Next week, all eyes will be on Federal Reserve officials as they explain what they need to see in order to hike rates again this year. It's also a big week in the eurozone with the release of both headline and core inflation.
US: August personal income and spending report release
The Fed’s higher-for-longer interest rate message, combined with upgraded growth forecasts and lowered unemployment projections, has gained more market traction with the 10Y Treasury yield up at 4.5% – the highest since 2007 – and the dollar continuing to strengthen.
The coming week will see several Fed officials hitting the airwaves to explain their thinking and what they need to see in order to justify hiking rates again this year and what they see as the most likely scenario for next year. At the moment, the market is split on whether there will be a final hike and it will be down to the data and general newsflow to determine what will happen at the November and December FOMC meetings. Jobs, consumer spending and inflation will be the key figures to watch while strike action in the auto sector and the prospect of a government shutdown will also factor into the thinking of officials.
The key release to watch will be Friday’s August personal income and spending report. After a strong July, we expect to see weaker spending coming through, especially in real terms, with higher gasoline prices responsible for much of the increase in nominal spending on goods, based on what we saw in the retail sales report. With regard to services, the Federal Reserve Beige Book indicated that “consumer spending on tourism was stronger than expected, surging during what most contacts considered the last stage of pent-up demand for leisure travel from the pandemic era”. This should help to mitigate some of the weakness in goods, hence our slightly above-consensus forecasts.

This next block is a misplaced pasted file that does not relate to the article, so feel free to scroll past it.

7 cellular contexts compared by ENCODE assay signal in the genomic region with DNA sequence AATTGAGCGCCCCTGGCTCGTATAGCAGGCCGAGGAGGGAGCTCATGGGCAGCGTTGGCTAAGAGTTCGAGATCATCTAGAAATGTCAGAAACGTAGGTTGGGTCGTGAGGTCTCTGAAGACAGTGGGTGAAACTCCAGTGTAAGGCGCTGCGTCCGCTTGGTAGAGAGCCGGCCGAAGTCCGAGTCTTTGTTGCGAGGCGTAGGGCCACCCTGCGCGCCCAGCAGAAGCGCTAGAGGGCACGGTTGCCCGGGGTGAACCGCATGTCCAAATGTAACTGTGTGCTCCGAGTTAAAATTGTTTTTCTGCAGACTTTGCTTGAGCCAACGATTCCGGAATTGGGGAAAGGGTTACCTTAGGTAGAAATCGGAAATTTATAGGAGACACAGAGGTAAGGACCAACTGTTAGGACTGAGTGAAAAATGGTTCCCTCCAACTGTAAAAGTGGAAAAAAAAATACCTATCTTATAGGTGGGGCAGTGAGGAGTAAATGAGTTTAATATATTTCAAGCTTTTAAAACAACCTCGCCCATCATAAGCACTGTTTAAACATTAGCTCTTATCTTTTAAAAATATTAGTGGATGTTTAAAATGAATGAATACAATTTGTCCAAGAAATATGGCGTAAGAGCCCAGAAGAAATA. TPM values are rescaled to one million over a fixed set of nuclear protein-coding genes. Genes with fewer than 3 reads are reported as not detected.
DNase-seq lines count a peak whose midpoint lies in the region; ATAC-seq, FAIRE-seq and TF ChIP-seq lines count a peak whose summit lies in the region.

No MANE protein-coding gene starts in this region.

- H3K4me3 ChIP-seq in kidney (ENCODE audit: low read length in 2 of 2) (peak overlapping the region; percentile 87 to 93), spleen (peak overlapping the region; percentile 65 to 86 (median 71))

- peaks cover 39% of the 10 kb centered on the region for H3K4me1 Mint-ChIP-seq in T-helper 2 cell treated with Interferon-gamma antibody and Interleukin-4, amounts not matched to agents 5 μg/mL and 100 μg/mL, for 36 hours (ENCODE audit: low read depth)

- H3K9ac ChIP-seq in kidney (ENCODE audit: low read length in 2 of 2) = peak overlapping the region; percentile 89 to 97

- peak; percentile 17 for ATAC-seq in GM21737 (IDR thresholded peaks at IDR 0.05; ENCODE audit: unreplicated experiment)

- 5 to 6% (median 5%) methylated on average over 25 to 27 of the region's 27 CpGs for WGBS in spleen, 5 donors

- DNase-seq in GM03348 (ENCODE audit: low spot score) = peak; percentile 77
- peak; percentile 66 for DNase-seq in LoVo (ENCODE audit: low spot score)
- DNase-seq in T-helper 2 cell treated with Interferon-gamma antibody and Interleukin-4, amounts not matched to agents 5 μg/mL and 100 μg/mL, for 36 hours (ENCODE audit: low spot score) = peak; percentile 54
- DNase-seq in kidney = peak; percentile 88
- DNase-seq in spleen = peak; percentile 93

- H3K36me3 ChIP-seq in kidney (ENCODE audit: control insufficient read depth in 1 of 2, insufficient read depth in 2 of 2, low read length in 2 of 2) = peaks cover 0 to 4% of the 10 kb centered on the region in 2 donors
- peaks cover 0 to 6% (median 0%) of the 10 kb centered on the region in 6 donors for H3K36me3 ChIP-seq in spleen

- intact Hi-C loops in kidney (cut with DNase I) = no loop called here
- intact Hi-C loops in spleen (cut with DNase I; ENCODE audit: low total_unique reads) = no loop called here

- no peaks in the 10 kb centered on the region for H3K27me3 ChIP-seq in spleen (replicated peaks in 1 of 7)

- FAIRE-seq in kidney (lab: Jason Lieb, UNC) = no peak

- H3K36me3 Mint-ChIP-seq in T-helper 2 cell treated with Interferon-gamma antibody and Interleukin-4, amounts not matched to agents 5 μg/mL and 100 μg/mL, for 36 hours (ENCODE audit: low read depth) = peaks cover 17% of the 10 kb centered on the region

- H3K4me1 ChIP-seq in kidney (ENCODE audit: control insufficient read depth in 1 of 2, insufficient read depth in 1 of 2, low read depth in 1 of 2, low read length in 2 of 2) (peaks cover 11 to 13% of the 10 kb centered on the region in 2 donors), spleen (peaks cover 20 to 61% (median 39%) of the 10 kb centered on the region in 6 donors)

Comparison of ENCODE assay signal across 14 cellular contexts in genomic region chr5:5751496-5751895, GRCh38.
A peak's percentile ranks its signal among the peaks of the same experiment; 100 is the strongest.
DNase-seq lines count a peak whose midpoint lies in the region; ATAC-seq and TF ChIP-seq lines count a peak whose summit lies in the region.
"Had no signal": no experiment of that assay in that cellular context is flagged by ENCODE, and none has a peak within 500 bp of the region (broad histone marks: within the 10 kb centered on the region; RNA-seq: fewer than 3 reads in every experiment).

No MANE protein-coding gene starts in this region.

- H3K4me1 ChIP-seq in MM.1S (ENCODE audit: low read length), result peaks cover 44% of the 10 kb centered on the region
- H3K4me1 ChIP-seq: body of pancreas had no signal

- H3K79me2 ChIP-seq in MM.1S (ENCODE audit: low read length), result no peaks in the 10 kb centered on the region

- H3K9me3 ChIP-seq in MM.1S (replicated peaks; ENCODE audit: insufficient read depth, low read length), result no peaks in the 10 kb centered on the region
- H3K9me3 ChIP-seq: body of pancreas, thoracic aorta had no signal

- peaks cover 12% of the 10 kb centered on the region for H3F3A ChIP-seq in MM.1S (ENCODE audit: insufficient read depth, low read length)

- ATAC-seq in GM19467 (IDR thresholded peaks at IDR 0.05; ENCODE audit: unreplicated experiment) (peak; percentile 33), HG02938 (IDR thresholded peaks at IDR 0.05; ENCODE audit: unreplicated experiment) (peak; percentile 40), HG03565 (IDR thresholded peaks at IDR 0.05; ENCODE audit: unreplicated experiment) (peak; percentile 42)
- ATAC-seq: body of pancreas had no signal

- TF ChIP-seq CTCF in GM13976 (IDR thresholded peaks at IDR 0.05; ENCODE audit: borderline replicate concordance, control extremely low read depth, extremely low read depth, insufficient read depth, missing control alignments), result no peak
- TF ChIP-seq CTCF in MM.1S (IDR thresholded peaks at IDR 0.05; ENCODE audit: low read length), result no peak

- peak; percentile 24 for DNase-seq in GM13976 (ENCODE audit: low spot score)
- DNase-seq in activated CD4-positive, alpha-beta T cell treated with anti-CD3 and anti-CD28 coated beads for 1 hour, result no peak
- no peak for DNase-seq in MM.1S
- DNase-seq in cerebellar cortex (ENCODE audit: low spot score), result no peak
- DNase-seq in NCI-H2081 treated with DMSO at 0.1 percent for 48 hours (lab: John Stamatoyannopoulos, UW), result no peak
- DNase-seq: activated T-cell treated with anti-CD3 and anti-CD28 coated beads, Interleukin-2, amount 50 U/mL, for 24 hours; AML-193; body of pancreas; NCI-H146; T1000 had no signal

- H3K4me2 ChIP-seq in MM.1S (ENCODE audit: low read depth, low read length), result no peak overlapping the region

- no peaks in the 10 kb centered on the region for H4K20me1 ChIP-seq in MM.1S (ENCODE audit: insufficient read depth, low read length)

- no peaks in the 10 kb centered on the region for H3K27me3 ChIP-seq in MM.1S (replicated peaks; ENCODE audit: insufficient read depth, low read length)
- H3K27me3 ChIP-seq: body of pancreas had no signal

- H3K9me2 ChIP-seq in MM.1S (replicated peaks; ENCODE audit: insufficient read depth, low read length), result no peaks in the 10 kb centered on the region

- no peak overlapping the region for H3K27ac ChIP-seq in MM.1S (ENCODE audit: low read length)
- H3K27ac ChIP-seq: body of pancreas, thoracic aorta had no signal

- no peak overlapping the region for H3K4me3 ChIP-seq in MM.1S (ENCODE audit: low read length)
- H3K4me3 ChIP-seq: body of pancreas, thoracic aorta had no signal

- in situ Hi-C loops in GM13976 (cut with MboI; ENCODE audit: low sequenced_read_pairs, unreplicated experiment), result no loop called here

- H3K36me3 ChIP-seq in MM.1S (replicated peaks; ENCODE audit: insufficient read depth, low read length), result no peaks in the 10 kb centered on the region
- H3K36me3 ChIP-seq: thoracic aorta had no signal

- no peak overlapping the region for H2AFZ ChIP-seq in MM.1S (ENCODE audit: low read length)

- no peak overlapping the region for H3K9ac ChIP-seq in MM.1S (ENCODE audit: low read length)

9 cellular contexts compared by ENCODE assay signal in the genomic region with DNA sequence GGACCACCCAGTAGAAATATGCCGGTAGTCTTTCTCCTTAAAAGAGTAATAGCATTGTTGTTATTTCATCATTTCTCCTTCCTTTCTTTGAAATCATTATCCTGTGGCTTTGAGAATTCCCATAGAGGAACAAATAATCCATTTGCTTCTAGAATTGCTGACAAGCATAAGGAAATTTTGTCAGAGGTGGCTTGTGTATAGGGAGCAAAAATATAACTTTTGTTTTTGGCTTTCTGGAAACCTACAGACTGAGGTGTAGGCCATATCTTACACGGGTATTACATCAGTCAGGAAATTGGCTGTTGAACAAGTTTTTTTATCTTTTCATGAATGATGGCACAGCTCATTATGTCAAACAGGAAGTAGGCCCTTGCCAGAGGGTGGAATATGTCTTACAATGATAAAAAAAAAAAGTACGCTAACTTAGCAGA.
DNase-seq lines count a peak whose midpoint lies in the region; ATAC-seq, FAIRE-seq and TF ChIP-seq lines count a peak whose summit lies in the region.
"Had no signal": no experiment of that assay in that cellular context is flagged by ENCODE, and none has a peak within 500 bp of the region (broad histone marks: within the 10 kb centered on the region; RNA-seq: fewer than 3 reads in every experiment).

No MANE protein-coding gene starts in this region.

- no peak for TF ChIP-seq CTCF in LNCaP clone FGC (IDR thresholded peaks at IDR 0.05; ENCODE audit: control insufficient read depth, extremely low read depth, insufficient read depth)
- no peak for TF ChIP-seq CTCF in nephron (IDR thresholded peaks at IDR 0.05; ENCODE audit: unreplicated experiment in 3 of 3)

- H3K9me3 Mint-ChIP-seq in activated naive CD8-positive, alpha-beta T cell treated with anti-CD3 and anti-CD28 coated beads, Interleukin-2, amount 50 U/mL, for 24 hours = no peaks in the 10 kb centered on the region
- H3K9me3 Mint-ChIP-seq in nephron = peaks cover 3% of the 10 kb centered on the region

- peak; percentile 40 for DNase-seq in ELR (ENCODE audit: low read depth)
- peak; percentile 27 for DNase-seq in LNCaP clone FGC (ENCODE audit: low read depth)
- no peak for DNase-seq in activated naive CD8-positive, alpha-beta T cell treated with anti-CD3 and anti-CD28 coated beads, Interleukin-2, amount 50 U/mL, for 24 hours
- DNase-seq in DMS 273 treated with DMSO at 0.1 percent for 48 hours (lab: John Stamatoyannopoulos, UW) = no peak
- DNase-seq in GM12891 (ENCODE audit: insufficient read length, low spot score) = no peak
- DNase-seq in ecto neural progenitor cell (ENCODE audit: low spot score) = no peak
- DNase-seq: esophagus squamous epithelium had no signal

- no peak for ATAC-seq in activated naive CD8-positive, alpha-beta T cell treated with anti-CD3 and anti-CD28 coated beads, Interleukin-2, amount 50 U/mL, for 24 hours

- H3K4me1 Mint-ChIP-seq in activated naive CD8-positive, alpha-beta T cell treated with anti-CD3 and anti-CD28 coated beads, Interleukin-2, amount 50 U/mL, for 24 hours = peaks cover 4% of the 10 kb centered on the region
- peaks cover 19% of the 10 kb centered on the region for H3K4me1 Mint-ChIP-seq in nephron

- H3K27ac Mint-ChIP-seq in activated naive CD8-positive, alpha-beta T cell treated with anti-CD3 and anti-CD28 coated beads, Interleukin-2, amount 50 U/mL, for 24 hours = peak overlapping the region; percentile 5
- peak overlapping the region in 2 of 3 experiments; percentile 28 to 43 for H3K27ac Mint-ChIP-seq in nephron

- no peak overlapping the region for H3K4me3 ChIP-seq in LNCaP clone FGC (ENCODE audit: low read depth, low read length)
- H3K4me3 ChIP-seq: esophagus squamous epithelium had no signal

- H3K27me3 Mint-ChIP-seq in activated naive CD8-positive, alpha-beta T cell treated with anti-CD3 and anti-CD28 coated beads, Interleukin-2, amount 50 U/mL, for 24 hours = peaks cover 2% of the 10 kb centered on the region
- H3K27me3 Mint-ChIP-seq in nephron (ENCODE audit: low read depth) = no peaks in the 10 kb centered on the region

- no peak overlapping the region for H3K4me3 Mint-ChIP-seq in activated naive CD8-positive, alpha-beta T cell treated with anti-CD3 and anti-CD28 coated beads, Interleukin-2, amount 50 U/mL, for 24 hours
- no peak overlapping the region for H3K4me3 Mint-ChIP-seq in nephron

We are also aware that the Fed’s favoured measure of inflation, the core PCE deflator, could come in a little higher than the market is forecasting. We look for a 0.3% month-on-month increase in prices, similar to the CPI report, whereas the consensus is for a more benign 0.2%MoM print.
We will also get durable goods orders, new home sales and consumer confidence readings. Again we expect to see slightly higher numbers than the market is pricing, with a lack of available existing homes supporting new home transactions while better numbers from Boeing should help lift orders. The Conference Board measure of consumer confidence is more influenced by labour market responses, which should be good given low unemployment and a strong sense of job security. The University of Michigan measure, which is more reflective of concerns about the cost of living, is consequently likely to be a lot weaker.
Eurozone: Expect a drop in both headline and core inflation
Next week will be all about eurozone inflation. After this week's PMI, which confirmed that the eurozone remains in a weak economic environment, the focus will shift towards inflation progress. Expect a drop both in headline and core on the back of base effects, but the higher oil price will have a limiting effect on energy inflation.
Key events in developed markets next week
Source: Refinitiv, ING
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